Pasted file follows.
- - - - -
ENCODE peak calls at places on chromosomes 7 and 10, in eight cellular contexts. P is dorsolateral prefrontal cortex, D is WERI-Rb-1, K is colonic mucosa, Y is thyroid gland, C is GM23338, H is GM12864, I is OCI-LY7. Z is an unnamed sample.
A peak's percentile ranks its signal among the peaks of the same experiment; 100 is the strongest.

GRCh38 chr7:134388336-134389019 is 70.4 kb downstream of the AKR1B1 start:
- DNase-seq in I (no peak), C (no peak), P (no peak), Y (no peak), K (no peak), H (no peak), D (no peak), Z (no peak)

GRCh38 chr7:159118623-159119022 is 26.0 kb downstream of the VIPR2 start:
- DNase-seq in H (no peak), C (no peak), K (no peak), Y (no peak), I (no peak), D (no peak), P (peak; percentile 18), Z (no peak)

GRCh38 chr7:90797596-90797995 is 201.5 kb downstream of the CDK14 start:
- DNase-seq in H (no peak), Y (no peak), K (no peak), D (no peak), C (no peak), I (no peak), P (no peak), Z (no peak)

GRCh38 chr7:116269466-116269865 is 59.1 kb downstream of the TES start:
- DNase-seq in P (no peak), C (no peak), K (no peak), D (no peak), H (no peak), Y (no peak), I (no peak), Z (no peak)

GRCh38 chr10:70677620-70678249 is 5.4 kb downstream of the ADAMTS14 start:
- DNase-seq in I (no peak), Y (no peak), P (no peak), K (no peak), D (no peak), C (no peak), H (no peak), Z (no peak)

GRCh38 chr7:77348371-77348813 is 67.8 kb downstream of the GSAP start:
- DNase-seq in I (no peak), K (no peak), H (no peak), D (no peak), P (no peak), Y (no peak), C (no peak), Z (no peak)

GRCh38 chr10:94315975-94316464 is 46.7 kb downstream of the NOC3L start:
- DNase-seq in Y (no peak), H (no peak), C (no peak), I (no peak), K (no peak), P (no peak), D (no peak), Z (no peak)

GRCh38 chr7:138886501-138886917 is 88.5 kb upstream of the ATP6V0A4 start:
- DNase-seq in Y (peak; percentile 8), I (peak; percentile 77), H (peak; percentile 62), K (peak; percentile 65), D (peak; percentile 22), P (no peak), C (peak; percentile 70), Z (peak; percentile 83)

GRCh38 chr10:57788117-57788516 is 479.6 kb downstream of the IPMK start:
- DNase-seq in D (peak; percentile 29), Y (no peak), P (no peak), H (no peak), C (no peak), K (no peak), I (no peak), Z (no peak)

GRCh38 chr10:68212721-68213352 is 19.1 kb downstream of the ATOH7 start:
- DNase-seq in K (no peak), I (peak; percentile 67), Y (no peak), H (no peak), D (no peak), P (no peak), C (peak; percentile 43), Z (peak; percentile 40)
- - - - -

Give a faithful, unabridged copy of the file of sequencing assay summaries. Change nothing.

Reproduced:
ENCODE peak calls at places on chromosomes 7 and 10, in eight cellular contexts. P is dorsolateral prefrontal cortex, D is WERI-Rb-1, K is colonic mucosa, Y is thyroid gland, C is GM23338, H is GM12864, I is OCI-LY7. Z is an unnamed sample.
A peak's percentile ranks its signal among the peaks of the same experiment; 100 is the strongest.

GRCh38 chr7:134388336-134389019 is 70.4 kb downstream of the AKR1B1 start:
- DNase-seq in I (no peak), C (no peak), P (no peak), Y (no peak), K (no peak), H (no peak), D (no peak), Z (no peak)

GRCh38 chr7:159118623-159119022 is 26.0 kb downstream of the VIPR2 start:
- DNase-seq in H (no peak), C (no peak), K (no peak), Y (no peak), I (no peak), D (no peak), P (peak; percentile 18), Z (no peak)

GRCh38 chr7:90797596-90797995 is 201.5 kb downstream of the CDK14 start:
- DNase-seq in H (no peak), Y (no peak), K (no peak), D (no peak), C (no peak), I (no peak), P (no peak), Z (no peak)

GRCh38 chr7:116269466-116269865 is 59.1 kb downstream of the TES start:
- DNase-seq in P (no peak), C (no peak), K (no peak), D (no peak), H (no peak), Y (no peak), I (no peak), Z (no peak)

GRCh38 chr10:70677620-70678249 is 5.4 kb downstream of the ADAMTS14 start:
- DNase-seq in I (no peak), Y (no peak), P (no peak), K (no peak), D (no peak), C (no peak), H (no peak), Z (no peak)

GRCh38 chr7:77348371-77348813 is 67.8 kb downstream of the GSAP start:
- DNase-seq in I (no peak), K (no peak), H (no peak), D (no peak), P (no peak), Y (no peak), C (no peak), Z (no peak)

GRCh38 chr10:94315975-94316464 is 46.7 kb downstream of the NOC3L start:
- DNase-seq in Y (no peak), H (no peak), C (no peak), I (no peak), K (no peak), P (no peak), D (no peak), Z (no peak)

GRCh38 chr7:138886501-138886917 is 88.5 kb upstream of the ATP6V0A4 start:
- DNase-seq in Y (peak; percentile 8), I (peak; percentile 77), H (peak; percentile 62), K (peak; percentile 65), D (peak; percentile 22), P (no peak), C (peak; percentile 70), Z (peak; percentile 83)

GRCh38 chr10:57788117-57788516 is 479.6 kb downstream of the IPMK start:
- DNase-seq in D (peak; percentile 29), Y (no peak), P (no peak), H (no peak), C (no peak), K (no peak), I (no peak), Z (no peak)

GRCh38 chr10:68212721-68213352 is 19.1 kb downstream of the ATOH7 start:
- DNase-seq in K (no peak), I (peak; percentile 67), Y (no peak), H (no peak), D (no peak), P (no peak), C (peak; percentile 43), Z (peak; percentile 40)